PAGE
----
• Care Obligation. Broker-dealers must exercise reasonable diligence, care and skill when making a recommendation to a retail investor. Here, the broker-dealer must understand potential risks, rewards and costs associated with the recommendation, and must then consider those risks, rewards, and costs in light of the customer’s investment profile and have a reasonable basis to believe the recommendation is in the customer’s best interest and does not place the broker-dealer’s interest ahead of the retail customer’s interest.
  • Conflict of Interest Obligation. Written policies and procedures must be established, maintained, and enforced that at a minimum discloses or eliminates conflicts of interest like sales quotas, bonuses and non-cash compensation based on the sale of specific securities. Clayton noted that, similar to the proposal, this provision establishes an “overarching obligation” to establish written policies and procedures that, among other things, are reasonably designed to mitigate or eliminate certain identified conflicts of interest.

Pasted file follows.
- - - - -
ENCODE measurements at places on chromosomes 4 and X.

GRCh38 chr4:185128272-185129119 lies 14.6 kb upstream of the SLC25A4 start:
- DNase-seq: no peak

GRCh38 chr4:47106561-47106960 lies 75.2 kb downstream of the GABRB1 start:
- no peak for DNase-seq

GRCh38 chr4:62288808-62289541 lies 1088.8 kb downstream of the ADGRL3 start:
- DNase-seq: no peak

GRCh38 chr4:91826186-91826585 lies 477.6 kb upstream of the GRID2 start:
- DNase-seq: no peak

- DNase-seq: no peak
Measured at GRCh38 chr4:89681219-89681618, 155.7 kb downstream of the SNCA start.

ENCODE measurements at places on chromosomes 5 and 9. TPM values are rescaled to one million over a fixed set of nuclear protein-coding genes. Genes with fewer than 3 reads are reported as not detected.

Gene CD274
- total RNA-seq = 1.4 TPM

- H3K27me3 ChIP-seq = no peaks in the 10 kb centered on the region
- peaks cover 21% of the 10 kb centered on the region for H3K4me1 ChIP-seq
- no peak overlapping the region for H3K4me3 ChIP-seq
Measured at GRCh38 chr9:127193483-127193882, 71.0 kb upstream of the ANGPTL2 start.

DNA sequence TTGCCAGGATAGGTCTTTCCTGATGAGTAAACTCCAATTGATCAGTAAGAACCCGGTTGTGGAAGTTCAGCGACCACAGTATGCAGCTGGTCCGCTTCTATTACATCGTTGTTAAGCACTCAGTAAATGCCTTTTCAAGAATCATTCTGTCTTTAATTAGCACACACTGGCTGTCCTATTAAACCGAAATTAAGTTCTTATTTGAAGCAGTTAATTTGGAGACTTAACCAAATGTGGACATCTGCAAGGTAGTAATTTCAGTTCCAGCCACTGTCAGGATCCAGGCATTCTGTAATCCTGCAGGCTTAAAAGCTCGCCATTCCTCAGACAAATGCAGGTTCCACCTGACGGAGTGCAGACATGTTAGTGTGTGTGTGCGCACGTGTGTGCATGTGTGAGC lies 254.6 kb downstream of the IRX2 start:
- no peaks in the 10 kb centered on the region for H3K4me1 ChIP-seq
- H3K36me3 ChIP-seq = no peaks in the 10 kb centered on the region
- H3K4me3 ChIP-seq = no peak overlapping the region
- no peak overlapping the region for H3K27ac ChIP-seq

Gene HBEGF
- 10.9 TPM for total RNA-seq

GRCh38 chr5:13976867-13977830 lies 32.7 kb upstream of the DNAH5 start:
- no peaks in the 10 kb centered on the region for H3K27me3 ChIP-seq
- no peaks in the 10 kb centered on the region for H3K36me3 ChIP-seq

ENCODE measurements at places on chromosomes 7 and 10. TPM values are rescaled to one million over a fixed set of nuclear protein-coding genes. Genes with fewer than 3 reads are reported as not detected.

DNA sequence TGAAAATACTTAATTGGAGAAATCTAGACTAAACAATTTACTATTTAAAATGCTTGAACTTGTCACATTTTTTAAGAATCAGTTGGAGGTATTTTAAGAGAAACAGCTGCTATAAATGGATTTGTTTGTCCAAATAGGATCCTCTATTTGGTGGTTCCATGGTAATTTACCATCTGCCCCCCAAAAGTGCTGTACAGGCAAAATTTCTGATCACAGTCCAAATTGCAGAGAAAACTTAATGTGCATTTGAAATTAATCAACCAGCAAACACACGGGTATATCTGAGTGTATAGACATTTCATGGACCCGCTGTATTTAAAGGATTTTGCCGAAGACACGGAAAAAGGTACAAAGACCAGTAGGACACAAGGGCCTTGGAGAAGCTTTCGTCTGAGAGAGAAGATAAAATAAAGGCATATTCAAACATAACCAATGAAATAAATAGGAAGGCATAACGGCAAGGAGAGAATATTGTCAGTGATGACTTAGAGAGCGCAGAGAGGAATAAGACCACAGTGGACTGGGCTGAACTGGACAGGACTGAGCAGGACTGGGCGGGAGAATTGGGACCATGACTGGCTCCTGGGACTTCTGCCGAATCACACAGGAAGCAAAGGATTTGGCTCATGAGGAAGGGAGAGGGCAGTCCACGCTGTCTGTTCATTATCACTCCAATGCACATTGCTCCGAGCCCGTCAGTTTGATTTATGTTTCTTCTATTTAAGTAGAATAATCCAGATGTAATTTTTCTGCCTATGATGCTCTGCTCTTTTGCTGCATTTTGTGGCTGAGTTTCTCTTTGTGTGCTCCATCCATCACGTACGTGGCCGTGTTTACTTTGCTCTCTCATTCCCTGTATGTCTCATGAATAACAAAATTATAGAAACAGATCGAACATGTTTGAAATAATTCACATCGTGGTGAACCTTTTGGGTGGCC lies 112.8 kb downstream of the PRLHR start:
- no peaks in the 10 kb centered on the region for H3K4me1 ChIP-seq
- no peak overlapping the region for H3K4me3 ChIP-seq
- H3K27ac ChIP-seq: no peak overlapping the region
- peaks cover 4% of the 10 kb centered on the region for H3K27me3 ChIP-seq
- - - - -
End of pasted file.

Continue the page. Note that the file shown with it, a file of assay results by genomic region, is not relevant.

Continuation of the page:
• Compliance Obligation. Broker-dealers must establish, maintain and enforce, policies and procedures reasonably designed to achieve compliance with this standard as a whole.

Form CRS Relationship Summary

Investment advisers and broker-dealers will now be required to deliver a relationship summary to retail investors at the beginning of their relationship. This will include summary information about services, fees and costs, conflicts of interest, legal standard of conduct, and whether the firm and its financial professionals have a disciplinary history. 

The summary will also have a standardized question-and-answer format to promote comparison by retail investors and it will permit the use of layered disclosure so that investors can more easily access additional information from the firm about these topics. 

Investment Adviser Interpretation

Here, the final interpretation reaffirms – and in some cases clarifies – certain aspects of the federal fiduciary duty that an investment adviser owes to its clients.